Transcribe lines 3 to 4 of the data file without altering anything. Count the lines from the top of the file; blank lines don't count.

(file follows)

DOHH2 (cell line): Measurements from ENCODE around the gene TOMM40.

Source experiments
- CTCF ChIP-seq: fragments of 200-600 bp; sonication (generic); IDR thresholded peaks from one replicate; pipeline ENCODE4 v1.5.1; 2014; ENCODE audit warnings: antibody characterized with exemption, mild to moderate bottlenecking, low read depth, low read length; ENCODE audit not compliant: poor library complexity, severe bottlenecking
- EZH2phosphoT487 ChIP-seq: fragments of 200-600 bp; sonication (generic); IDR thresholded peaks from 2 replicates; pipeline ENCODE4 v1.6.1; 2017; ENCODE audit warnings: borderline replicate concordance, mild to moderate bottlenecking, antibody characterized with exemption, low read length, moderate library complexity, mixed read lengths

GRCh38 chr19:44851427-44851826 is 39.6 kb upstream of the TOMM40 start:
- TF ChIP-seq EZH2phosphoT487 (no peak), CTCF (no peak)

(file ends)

- CTCF ChIP-seq: fragments of 200-600 bp; sonication (generic); IDR thresholded peaks from one replicate; pipeline ENCODE4 v1.5.1; 2014; ENCODE audit warnings: antibody characterized with exemption, mild to moderate bottlenecking, low read depth, low read length; ENCODE audit not compliant: poor library complexity, severe bottlenecking
- EZH2phosphoT487 ChIP-seq: fragments of 200-600 bp; sonication (generic); IDR thresholded peaks from 2 replicates; pipeline ENCODE4 v1.6.1; 2017; ENCODE audit warnings: borderline replicate concordance, mild to moderate bottlenecking, antibody characterized with exemption, low read length, moderate library complexity, mixed read lengths